More than 1,000 streets in the world bear the name of slain civil rights leader Martin Luther King Jr.
At least 955 of those streets can be found in the U.S. They’re in 41 states, the District of Columbia and Puerto Rico. Martin Luther King streets cross a diversity of neighborhoods — rural and urban, residential and commercial, large and small. The range of these named streets across the country makes it seem that remembering and memorializing King was inevitable.
My research over the past 20 years has examined the role of African-Americans in the King street-naming process. I have found that the nation’s Martin Luther King streets — while seen by some as celebrating the victories of a movement that left racism safely in the past — are one terrain on which a continuing struggle for civil rights has played out.
The geographic range of King streets reflects the influence of King’s work. It also reflects the cultural and political power of African-Americans, who are largely responsible for bringing street renaming proposals before local city councils and county commissions.
Just months after King’s assassination in 1968, Chicago became the first city to rename a street for King. Alderman Leon Despres, a white liberal and King supporter, initially proposed renaming a street in the city’s central business district. However, Mayor Richard J. Daley followed with a different resolution. He wanted to place King’s name on South Park Way, a road more than 11 miles long that runs strictly through African-American communities on Chicago’s South Side.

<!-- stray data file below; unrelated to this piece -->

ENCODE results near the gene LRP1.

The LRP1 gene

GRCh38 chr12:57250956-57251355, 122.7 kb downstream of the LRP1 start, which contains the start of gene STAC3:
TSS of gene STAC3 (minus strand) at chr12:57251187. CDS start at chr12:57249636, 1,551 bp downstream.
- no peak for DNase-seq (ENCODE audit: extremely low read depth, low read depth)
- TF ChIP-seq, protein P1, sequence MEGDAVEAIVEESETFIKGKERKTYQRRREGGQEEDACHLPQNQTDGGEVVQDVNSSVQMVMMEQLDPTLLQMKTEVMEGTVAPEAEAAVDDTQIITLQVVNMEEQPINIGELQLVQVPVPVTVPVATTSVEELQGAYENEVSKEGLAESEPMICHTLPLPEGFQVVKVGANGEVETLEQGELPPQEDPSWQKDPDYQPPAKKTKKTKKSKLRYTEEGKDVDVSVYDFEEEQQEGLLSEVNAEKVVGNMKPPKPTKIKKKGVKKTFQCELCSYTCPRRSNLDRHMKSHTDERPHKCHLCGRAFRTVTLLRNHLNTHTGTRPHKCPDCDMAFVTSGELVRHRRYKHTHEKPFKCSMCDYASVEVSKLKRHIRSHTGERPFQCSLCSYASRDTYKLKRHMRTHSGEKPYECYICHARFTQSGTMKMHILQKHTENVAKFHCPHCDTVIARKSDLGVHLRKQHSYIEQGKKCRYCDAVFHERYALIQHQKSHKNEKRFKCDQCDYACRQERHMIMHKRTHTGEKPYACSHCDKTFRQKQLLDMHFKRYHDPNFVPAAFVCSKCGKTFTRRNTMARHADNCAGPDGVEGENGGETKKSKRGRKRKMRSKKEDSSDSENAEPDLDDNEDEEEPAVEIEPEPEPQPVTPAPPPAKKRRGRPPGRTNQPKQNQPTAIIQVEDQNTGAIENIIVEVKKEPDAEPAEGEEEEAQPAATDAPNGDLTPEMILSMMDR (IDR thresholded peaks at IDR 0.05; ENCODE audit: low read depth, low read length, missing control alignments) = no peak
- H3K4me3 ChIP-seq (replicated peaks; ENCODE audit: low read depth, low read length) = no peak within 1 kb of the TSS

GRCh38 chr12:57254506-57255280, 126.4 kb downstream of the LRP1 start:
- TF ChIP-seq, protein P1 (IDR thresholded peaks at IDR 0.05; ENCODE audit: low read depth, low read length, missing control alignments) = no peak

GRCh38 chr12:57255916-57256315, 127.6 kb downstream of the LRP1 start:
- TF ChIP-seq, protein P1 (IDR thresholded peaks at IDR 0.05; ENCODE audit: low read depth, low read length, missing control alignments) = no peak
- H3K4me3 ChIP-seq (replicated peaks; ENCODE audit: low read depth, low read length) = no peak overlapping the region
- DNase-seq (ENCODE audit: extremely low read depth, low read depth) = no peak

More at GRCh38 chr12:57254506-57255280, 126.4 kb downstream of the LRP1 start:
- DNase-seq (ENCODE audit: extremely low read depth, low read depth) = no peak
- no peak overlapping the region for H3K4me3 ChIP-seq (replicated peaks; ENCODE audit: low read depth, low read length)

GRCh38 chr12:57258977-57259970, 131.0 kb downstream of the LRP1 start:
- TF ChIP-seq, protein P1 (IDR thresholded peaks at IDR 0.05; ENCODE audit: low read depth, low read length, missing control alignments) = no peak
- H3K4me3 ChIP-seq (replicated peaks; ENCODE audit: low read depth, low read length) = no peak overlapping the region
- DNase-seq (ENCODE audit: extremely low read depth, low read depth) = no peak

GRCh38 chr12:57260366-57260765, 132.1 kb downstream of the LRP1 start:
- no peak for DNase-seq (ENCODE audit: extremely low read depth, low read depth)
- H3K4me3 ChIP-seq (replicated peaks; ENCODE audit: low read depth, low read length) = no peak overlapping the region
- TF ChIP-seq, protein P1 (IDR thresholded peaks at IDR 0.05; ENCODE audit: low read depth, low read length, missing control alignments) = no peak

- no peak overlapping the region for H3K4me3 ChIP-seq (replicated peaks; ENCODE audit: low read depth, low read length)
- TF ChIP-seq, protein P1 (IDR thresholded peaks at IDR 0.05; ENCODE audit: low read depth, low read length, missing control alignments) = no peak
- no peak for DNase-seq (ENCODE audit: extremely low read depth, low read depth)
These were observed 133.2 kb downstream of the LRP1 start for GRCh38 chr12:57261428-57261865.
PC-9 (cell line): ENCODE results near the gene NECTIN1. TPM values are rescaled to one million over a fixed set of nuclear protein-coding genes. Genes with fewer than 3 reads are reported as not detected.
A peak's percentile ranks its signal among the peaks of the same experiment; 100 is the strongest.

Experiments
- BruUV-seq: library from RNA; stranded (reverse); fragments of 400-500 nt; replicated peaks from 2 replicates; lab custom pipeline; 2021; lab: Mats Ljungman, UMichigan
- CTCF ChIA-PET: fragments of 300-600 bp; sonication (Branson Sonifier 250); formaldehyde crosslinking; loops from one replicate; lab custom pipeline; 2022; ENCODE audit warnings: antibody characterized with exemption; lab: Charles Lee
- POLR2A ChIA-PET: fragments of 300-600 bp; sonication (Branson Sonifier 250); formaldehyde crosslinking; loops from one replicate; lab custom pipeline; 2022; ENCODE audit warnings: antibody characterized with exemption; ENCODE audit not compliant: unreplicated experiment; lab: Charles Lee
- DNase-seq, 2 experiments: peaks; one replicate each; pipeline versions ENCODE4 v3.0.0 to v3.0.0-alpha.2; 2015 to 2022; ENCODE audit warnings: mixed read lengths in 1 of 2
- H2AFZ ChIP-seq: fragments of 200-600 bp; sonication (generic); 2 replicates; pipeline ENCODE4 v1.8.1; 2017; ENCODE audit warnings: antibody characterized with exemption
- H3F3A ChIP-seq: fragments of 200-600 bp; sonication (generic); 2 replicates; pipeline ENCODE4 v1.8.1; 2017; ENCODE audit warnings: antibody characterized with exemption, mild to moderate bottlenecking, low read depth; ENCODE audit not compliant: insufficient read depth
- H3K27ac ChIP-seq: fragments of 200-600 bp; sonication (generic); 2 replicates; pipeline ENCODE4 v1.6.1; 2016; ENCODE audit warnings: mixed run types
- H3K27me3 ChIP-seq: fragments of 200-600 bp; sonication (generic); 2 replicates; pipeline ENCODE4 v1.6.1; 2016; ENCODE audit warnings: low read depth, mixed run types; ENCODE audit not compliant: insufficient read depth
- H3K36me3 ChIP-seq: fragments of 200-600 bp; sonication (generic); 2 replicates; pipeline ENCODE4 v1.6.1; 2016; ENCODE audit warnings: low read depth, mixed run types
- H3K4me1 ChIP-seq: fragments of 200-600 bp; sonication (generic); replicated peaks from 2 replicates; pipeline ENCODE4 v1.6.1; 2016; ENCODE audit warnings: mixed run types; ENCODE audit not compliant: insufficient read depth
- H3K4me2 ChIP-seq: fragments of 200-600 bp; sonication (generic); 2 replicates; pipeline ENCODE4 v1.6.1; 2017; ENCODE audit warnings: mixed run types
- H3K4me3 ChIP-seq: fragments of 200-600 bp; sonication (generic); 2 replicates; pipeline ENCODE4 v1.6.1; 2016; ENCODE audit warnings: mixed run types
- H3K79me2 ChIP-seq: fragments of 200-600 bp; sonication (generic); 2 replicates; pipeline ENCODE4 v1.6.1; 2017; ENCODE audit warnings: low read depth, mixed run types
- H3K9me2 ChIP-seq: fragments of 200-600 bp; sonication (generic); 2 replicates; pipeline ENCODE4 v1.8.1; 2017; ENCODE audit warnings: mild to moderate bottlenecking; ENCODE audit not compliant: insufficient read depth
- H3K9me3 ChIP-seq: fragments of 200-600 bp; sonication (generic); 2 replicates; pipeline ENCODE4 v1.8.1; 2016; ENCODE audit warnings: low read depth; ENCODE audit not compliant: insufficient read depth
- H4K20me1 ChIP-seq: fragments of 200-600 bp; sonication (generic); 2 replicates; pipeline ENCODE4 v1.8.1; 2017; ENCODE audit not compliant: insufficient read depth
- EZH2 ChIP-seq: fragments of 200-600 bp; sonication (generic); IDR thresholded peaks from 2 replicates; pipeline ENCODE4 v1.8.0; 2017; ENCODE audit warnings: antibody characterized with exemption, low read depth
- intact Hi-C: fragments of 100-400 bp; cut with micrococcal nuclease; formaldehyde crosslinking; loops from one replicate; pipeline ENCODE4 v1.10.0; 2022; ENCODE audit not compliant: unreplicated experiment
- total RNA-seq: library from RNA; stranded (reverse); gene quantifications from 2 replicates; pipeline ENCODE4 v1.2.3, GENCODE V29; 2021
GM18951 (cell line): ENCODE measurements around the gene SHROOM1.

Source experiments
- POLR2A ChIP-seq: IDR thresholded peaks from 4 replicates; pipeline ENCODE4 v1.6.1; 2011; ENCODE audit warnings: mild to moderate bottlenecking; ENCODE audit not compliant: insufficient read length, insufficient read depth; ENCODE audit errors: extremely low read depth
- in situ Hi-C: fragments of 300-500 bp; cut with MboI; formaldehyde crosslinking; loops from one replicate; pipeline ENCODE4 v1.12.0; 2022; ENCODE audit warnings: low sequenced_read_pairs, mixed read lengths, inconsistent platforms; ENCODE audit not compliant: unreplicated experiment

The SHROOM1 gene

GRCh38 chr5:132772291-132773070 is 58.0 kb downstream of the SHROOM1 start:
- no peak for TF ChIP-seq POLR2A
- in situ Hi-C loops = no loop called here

Daley was no fan of King and infamous for his shoot-to-kill order against rioters after the civil right leader’s murder. When King came to Chicago in 1966 to challenge segregated housing, he encountered great hatred from taunting and violent white crowds.
According to journalists Adam Cohen and Elizabeth Taylor, in their book “American Pharaoh,” Mayor Daley was seeking to mend his and the city’s public image in the lead up to the 1968 Democratic National Convention. Indeed, he held the street renaming dedication ceremony a week before the convention. At the same time, the mayor didn’t want to alienate his political base of racially hostile whites.
Two black city aldermen objected to Daley’s proposal. One of them, Alderman A.A. “Sammy” Rayner, called the street renaming “tokenism” and called on city leaders to do “something bigger.” He and William Cousins Jr. suggested renaming a proposed Crosstown Expressway. It was planned to cut across, and unite, different parts of Chicago. But the City Council eventually approved the mayor’s plan to rename South Park Way as Dr. Martin Luther King Drive, which it remains today.
Even now, 50 years later, proponents still must fight to convince many municipal officials that King’s name belongs on major roads.
Many of the activists with whom I have spoken view King streets as a way to carry on King’s unfinished work to create racial equality and economic justice in the U.S.
Greater visibility, they argue, can communicate the legitimacy of King’s message. More streets named after the civil rights leader, especially in prominent parts of town, can help educate a wider white public of the relevance and resonance of civil rights and black historical contributions.